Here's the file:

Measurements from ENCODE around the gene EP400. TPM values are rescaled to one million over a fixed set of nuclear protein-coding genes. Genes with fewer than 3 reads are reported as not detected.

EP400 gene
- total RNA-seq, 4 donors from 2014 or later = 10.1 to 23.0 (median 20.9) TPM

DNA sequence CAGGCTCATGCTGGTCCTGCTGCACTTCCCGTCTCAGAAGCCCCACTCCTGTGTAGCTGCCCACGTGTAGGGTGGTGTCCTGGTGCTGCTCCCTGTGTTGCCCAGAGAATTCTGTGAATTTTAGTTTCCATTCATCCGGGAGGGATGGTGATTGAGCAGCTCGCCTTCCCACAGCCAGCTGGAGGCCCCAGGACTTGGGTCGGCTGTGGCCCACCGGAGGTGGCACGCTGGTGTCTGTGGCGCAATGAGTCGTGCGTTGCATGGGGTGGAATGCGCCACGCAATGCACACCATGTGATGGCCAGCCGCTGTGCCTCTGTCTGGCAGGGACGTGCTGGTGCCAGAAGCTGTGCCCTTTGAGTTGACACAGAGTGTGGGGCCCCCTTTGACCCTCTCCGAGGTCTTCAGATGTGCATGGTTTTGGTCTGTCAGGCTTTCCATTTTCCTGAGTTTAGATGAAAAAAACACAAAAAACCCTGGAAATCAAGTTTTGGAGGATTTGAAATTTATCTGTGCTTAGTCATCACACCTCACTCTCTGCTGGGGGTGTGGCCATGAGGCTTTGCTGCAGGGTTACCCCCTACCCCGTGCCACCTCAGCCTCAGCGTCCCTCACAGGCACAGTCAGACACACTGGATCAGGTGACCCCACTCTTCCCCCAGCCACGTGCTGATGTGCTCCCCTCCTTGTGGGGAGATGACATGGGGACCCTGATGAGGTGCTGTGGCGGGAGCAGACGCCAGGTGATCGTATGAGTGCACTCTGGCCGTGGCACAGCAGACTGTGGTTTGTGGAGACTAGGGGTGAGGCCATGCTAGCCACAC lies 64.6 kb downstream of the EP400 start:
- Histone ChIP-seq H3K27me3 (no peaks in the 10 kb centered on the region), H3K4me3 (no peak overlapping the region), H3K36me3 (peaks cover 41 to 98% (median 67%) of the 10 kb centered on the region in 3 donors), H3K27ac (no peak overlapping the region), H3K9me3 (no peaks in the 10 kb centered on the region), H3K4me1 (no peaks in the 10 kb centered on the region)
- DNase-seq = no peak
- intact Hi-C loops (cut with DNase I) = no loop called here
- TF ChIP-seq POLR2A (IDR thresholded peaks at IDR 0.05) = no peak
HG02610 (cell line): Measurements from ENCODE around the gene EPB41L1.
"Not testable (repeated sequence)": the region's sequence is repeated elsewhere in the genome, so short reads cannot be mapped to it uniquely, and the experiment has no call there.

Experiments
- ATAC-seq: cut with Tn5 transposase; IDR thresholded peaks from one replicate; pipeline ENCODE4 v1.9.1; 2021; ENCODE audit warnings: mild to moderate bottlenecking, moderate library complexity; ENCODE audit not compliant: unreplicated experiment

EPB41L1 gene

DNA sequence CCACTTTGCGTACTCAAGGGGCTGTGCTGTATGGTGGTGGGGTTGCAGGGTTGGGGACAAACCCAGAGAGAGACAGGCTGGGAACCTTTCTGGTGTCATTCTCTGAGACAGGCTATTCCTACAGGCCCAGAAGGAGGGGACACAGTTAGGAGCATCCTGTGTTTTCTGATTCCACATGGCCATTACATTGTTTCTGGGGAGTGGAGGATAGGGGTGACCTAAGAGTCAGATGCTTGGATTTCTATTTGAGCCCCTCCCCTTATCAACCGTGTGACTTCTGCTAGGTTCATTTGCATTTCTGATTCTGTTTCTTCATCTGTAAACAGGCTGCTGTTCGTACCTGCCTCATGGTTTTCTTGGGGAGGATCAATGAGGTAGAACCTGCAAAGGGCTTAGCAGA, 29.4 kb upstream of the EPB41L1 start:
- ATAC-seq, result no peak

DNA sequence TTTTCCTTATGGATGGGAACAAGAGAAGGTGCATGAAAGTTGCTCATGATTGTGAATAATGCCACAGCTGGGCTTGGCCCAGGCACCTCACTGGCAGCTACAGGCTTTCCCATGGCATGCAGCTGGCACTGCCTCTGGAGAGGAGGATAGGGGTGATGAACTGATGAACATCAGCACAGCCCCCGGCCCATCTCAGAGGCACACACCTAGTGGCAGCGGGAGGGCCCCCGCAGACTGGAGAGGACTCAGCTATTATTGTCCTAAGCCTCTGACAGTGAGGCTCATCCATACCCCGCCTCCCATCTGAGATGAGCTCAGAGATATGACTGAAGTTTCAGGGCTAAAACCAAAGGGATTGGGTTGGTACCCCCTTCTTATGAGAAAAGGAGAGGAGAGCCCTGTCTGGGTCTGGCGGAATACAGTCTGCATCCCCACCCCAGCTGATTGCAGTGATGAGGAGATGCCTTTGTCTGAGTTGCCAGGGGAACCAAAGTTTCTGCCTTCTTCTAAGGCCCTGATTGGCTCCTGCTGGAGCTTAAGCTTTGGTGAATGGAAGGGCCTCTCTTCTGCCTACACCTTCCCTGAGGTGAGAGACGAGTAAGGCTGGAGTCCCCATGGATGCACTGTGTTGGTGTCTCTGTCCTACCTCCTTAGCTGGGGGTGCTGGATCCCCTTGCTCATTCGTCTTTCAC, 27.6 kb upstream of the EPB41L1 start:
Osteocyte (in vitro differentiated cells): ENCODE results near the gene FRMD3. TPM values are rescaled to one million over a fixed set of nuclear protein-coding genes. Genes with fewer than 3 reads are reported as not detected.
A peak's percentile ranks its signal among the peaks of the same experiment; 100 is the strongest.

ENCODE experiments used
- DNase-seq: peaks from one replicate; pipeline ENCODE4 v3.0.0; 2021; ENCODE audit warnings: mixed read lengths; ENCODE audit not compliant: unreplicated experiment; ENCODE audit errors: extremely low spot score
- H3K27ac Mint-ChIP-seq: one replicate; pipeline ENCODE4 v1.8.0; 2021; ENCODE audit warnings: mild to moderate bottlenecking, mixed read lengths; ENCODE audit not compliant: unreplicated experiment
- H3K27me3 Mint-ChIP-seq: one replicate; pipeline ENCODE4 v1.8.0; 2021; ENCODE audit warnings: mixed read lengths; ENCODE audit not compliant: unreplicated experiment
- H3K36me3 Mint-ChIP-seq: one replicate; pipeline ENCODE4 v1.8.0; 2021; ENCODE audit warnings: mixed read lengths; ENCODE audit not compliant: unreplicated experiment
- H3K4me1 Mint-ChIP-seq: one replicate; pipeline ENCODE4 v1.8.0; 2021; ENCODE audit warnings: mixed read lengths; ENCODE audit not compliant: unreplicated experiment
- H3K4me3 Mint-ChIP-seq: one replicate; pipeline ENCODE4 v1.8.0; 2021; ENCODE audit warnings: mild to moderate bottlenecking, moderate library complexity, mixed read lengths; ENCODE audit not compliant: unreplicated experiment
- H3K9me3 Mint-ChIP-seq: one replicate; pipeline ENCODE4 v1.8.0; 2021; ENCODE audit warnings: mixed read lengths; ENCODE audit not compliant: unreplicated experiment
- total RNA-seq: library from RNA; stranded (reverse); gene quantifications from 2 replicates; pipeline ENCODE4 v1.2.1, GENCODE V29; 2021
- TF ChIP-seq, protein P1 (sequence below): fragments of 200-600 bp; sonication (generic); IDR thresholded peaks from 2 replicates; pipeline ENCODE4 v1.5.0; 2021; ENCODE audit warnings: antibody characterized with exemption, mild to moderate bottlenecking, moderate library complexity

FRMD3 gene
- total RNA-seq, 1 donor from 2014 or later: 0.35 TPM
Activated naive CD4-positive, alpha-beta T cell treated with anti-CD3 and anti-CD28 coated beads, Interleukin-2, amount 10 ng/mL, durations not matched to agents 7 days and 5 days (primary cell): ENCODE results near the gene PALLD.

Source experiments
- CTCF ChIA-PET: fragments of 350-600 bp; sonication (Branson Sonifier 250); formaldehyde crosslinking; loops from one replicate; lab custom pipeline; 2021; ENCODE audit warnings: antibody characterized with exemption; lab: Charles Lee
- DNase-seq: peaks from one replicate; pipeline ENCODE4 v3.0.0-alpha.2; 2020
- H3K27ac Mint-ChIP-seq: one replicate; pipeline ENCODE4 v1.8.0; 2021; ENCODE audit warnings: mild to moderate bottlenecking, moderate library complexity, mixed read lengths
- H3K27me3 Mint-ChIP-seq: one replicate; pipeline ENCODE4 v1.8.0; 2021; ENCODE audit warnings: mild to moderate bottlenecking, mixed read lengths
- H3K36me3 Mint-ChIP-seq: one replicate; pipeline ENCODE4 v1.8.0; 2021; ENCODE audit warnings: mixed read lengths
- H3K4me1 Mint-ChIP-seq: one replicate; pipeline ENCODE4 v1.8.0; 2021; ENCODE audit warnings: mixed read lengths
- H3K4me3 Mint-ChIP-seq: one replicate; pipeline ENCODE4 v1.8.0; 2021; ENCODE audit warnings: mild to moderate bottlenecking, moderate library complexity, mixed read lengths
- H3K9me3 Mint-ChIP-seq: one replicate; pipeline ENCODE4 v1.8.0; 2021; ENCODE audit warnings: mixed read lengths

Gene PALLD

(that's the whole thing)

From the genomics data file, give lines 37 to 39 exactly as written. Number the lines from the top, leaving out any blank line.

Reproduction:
- H3K36me3 Mint-ChIP-seq: one replicate; pipeline ENCODE4 v1.8.0; 2021; ENCODE audit warnings: mixed read lengths
- H3K4me1 Mint-ChIP-seq: one replicate; pipeline ENCODE4 v1.8.0; 2021; ENCODE audit warnings: mixed read lengths
- H3K4me3 Mint-ChIP-seq: one replicate; pipeline ENCODE4 v1.8.0; 2021; ENCODE audit warnings: mild to moderate bottlenecking, moderate library complexity, mixed read lengths